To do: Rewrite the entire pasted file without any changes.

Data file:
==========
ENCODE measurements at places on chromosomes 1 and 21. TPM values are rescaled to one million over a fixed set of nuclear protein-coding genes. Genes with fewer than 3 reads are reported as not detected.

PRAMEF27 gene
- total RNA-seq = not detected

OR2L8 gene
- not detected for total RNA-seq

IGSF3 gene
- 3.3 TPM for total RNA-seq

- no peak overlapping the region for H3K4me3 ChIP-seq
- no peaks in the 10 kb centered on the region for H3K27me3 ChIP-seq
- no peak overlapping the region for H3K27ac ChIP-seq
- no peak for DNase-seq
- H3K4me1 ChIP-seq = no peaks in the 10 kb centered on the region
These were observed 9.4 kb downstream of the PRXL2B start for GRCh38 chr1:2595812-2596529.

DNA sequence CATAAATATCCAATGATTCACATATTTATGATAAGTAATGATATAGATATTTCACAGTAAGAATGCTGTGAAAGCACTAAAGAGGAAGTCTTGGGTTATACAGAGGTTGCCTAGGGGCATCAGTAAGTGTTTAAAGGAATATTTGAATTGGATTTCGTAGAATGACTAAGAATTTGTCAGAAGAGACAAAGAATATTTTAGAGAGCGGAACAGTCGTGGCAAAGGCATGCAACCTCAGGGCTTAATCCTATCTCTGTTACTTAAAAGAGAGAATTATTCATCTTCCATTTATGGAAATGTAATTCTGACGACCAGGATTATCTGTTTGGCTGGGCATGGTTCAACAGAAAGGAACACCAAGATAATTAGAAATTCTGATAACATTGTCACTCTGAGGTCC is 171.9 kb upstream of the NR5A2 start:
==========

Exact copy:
ENCODE measurements at places on chromosomes 1 and 21. TPM values are rescaled to one million over a fixed set of nuclear protein-coding genes. Genes with fewer than 3 reads are reported as not detected.

PRAMEF27 gene
- total RNA-seq = not detected

OR2L8 gene
- not detected for total RNA-seq

IGSF3 gene
- 3.3 TPM for total RNA-seq

- no peak overlapping the region for H3K4me3 ChIP-seq
- no peaks in the 10 kb centered on the region for H3K27me3 ChIP-seq
- no peak overlapping the region for H3K27ac ChIP-seq
- no peak for DNase-seq
- H3K4me1 ChIP-seq = no peaks in the 10 kb centered on the region
These were observed 9.4 kb downstream of the PRXL2B start for GRCh38 chr1:2595812-2596529.

DNA sequence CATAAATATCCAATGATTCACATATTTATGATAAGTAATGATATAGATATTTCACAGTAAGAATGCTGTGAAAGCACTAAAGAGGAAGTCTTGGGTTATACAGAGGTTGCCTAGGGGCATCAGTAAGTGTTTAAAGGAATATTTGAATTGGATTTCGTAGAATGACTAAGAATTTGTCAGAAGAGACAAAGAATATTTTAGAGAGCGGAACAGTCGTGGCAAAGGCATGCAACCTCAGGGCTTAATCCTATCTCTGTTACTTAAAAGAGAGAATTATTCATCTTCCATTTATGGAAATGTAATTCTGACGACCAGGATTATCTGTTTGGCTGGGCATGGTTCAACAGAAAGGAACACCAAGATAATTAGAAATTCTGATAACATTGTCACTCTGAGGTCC is 171.9 kb upstream of the NR5A2 start: